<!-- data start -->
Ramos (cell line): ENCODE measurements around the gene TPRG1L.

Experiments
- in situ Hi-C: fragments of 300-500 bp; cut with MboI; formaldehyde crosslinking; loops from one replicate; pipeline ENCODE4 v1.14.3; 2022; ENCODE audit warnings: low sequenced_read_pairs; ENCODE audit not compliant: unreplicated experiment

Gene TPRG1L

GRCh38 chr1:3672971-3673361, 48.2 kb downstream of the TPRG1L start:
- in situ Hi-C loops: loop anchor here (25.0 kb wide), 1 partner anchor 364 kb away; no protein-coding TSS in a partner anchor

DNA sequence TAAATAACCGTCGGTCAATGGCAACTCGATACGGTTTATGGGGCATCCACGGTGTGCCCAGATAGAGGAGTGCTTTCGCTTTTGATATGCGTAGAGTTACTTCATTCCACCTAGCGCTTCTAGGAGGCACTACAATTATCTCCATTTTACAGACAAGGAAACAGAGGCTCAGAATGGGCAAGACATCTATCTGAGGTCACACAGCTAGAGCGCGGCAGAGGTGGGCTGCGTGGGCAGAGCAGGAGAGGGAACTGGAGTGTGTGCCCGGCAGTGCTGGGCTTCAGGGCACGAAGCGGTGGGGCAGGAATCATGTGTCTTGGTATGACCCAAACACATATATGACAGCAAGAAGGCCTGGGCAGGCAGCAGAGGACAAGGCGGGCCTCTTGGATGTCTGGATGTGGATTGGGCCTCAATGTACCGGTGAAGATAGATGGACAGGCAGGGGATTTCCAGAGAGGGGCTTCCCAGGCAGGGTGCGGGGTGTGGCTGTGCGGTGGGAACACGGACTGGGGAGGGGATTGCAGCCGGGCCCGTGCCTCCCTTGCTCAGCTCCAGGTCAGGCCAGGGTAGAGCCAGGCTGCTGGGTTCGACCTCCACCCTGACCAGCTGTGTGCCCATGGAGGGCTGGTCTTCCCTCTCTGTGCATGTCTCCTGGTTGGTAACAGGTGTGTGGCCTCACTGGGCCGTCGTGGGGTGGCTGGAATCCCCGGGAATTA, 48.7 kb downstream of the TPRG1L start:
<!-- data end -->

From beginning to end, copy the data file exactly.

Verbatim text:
Ramos (cell line): ENCODE measurements around the gene TPRG1L.

Experiments
- in situ Hi-C: fragments of 300-500 bp; cut with MboI; formaldehyde crosslinking; loops from one replicate; pipeline ENCODE4 v1.14.3; 2022; ENCODE audit warnings: low sequenced_read_pairs; ENCODE audit not compliant: unreplicated experiment

Gene TPRG1L

GRCh38 chr1:3672971-3673361, 48.2 kb downstream of the TPRG1L start:
- in situ Hi-C loops: loop anchor here (25.0 kb wide), 1 partner anchor 364 kb away; no protein-coding TSS in a partner anchor

DNA sequence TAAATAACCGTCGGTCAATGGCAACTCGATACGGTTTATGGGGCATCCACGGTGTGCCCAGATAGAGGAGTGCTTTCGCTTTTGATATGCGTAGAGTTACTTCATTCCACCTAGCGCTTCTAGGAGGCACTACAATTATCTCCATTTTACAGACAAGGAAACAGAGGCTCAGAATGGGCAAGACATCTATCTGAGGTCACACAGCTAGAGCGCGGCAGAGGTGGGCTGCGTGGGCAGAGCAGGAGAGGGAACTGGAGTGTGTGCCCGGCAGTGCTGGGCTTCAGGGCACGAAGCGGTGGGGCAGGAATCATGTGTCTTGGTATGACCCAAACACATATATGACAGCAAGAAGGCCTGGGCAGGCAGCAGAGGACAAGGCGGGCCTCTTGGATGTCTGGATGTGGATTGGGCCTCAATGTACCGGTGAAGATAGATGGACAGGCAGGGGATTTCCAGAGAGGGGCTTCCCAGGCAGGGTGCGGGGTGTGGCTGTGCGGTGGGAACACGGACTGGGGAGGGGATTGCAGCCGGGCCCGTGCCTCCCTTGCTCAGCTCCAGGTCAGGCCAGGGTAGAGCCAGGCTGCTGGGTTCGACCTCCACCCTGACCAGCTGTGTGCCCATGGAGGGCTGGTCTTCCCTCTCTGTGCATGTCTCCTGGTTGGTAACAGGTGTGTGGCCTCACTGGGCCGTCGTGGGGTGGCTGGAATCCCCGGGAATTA, 48.7 kb downstream of the TPRG1L start: